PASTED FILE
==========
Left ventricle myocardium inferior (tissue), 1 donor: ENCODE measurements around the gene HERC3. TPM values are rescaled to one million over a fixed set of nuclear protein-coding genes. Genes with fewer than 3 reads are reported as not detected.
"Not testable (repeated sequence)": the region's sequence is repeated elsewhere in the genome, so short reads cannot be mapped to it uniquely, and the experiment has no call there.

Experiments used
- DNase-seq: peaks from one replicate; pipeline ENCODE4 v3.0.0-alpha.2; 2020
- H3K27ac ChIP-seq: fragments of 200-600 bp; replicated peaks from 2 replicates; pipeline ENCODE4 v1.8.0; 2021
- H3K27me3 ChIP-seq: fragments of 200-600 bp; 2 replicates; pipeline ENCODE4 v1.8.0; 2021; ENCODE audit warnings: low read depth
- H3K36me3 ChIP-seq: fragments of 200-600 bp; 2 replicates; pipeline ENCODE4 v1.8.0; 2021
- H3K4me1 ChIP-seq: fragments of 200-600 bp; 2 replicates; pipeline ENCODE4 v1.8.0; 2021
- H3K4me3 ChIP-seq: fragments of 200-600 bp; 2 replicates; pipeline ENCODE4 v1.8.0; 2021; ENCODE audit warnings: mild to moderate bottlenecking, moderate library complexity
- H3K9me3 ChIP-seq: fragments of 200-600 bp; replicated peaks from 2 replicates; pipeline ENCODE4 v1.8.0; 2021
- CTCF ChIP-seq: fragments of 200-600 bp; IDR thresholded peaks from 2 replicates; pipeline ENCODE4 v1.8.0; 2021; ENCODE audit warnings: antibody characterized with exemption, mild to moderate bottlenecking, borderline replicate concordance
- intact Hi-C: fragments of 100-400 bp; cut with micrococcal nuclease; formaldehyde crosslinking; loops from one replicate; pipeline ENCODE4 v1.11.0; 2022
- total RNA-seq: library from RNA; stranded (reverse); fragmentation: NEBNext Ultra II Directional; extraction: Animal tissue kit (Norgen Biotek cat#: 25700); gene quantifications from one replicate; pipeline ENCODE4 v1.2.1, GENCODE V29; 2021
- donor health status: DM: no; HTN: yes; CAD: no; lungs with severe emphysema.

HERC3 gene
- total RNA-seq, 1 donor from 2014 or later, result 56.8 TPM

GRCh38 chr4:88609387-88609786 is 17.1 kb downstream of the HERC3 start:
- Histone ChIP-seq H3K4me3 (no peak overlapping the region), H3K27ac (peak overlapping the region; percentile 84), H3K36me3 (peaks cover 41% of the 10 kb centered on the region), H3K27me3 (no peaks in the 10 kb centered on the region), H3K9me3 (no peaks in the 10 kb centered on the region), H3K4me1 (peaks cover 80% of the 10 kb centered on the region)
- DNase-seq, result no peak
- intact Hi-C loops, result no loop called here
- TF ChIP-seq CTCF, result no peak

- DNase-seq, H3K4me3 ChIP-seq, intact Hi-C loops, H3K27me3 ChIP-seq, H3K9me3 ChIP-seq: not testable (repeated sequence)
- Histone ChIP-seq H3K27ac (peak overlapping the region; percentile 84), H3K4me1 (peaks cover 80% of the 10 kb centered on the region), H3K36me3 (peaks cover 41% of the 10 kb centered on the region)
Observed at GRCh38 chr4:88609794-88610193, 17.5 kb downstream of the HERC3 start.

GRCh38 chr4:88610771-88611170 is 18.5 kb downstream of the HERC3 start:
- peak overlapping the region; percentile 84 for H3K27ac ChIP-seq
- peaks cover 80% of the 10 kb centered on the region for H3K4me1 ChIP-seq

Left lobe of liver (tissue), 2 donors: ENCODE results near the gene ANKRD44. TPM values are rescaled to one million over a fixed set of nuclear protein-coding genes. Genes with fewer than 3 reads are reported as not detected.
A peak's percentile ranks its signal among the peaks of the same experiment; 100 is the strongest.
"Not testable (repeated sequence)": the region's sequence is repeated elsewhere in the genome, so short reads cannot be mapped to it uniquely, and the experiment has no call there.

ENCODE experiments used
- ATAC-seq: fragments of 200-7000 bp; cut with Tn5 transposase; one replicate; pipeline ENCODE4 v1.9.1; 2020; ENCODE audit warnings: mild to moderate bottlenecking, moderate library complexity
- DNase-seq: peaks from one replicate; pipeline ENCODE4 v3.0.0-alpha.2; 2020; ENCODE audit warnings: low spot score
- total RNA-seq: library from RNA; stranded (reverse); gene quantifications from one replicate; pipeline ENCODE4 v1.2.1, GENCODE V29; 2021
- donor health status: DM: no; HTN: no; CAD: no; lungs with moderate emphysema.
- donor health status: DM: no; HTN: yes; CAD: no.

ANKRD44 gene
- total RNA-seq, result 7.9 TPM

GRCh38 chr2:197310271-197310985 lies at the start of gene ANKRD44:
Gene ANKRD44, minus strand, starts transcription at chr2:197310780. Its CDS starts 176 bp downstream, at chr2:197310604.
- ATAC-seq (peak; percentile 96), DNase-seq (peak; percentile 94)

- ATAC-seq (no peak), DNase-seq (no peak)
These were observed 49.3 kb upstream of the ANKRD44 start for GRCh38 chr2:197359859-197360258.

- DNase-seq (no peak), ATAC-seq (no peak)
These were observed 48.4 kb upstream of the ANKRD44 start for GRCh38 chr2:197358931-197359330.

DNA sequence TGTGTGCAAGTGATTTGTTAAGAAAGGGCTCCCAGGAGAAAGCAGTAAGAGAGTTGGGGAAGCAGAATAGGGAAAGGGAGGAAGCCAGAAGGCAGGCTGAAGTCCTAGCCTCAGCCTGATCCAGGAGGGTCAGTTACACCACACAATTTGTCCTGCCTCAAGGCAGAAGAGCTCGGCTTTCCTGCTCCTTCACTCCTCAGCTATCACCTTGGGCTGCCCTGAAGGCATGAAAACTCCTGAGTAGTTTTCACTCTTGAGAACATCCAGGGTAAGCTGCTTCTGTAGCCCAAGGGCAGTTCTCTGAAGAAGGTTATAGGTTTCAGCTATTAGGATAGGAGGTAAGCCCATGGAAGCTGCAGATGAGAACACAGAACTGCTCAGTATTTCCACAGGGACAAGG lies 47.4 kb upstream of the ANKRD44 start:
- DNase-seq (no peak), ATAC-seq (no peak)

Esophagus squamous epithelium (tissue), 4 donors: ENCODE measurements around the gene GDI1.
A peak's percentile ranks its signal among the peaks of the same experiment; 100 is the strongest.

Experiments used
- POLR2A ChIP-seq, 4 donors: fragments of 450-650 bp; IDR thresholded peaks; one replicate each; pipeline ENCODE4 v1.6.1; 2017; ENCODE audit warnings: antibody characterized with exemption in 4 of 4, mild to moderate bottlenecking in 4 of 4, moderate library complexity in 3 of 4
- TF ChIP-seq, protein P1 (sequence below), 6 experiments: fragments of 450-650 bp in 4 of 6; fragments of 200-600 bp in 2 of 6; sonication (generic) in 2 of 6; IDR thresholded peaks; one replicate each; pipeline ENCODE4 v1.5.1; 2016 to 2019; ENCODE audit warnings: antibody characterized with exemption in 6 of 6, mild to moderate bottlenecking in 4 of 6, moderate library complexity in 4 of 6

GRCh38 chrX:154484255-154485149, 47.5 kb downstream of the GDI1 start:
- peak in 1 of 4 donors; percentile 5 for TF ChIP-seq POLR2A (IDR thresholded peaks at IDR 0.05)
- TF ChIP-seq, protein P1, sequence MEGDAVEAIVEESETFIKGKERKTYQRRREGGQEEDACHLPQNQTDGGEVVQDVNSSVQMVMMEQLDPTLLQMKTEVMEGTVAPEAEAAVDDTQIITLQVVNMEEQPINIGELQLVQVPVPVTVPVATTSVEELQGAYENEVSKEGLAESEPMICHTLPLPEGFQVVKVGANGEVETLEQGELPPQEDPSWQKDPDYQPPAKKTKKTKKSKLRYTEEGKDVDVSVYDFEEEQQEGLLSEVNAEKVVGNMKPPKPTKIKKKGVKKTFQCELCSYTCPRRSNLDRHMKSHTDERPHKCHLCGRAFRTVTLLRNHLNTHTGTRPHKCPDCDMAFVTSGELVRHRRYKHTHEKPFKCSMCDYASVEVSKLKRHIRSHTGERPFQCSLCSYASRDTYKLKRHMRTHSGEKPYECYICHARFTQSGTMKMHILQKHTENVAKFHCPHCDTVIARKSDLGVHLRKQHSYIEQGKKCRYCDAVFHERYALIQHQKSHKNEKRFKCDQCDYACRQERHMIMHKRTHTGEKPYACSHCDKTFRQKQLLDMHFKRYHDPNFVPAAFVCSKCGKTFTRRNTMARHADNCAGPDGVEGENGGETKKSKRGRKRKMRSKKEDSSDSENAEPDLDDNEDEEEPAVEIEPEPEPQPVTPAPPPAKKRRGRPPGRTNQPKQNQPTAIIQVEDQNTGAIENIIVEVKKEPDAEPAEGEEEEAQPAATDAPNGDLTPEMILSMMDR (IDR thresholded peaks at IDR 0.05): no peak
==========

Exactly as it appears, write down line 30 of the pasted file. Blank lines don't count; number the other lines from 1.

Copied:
"Not testable (repeated sequence)": the region's sequence is repeated elsewhere in the genome, so short reads cannot be mapped to it uniquely, and the experiment has no call there.